Last month, when LVMH unveiled a wide-sweeping deal with Google Cloud to speed up the development of cloud-based AI solutions to scale up its brands, Arnault took to French television channel BFM Business to speak about the move, on the sidelines of the VivaTech technology conference in Paris.
When it came to the label’s partnership with Nintendo, the emphasis was less on algorithms and more about design, noted Arnault.
“It was a lot about design and animation, about having the richness of animations without using up too much energy — that’s a real issue,” he said.
“As well as an impactful design — approved by Nintendo,” he added, explaining that the company has very stringent requirements when it comes to the Mario franchise.
“They are extremely detailed — down to the millimeter,” he said.
Teams from the two companies drew up a number of versions to come up with one that was best suited to the project, explained Arnault, describing the process as an exchange, a discussion.
“We came with a lot of ideas — some were accepted, and they built on them, carried them forward, while they were more reticent about others,” he said, noting that on the whole there was a lot of enthusiasm for the project.
The new timepiece, which is limited to 2,000, is priced at $2,150 and will be released on July 15, online and in select regions and brand boutiques.
Collaborations with Super Mario remain extremely limited, he added.
Tag Heuer was out to team up with an iconic brand, he continued.
“It takes time to become iconic, which is not something that disappears from one day to the next — Mario has reached this status,” said the executive.
“One of the key platforms of the label is their vision of wanting to put a smile on everyone’s face — when we speak about it, people start smiling right away,” he said.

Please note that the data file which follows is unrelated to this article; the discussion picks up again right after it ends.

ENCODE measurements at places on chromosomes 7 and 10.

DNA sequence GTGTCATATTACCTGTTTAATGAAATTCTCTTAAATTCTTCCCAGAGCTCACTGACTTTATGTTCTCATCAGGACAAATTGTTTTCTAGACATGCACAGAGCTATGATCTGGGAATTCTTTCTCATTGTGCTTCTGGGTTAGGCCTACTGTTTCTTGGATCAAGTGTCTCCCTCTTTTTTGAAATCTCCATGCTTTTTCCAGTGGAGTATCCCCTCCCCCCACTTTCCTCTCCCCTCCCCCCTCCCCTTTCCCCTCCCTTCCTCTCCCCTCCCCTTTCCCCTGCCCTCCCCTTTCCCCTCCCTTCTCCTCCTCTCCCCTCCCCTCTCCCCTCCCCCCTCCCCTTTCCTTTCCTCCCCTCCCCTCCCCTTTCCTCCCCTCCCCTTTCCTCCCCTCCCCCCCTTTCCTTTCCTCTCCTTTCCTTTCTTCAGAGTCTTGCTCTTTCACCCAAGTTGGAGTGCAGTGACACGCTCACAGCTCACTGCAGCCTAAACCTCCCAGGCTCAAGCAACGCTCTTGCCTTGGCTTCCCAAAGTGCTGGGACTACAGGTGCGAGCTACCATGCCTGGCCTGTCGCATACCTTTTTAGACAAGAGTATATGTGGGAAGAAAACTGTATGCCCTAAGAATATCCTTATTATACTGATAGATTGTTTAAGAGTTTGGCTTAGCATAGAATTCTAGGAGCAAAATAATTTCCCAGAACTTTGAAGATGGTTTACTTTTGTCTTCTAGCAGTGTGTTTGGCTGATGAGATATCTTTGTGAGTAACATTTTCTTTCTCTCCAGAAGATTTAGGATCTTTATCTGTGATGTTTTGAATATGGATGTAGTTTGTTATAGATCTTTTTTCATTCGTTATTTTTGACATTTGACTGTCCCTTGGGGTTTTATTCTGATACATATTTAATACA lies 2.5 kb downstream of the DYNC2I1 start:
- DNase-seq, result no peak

Asked about the push into the fitness realm, Arnault suggested the added element of gamification serves to further motivate consumers to reach their objectives.
“More and more now, we track our data, and the simple fact of having this information every day, it serves to motivate, we want to do better — and if we set a goal, we want to reach it,” said the executive.
Looking to the future, Arnault sees potential in the gaming universe.
“This is a first step,” he said.
“It’s a fast-growing area, and the digital world has become increasingly important,” he said, adding that gaming offers access to a younger audience than usual when it comes to connected watches.
The brand continues to invest in connected watches, even if mechanical timepieces remain a core business, said Arnault, pointing out the market for connected watches is growing at around 20 percent.
While Tag Heuer is a market leader in places like the U.S., the U.K. and Australia, and does well in Japan and South Korea, its penetration in China remains low. The country is thus a strategic priority for the brand, he said, adding that it could take some time to build it up there.
“There’s a step between generating buzz and becoming a leader on the market,” he said, pointing out that many brands performing well have been there for over 20 years.
The company’s collaboration with Porsche, and its distinctive Monaco models are appreciated there he said.
And what about Super Mario?
“This product will be a success in China,” predicted Arnault.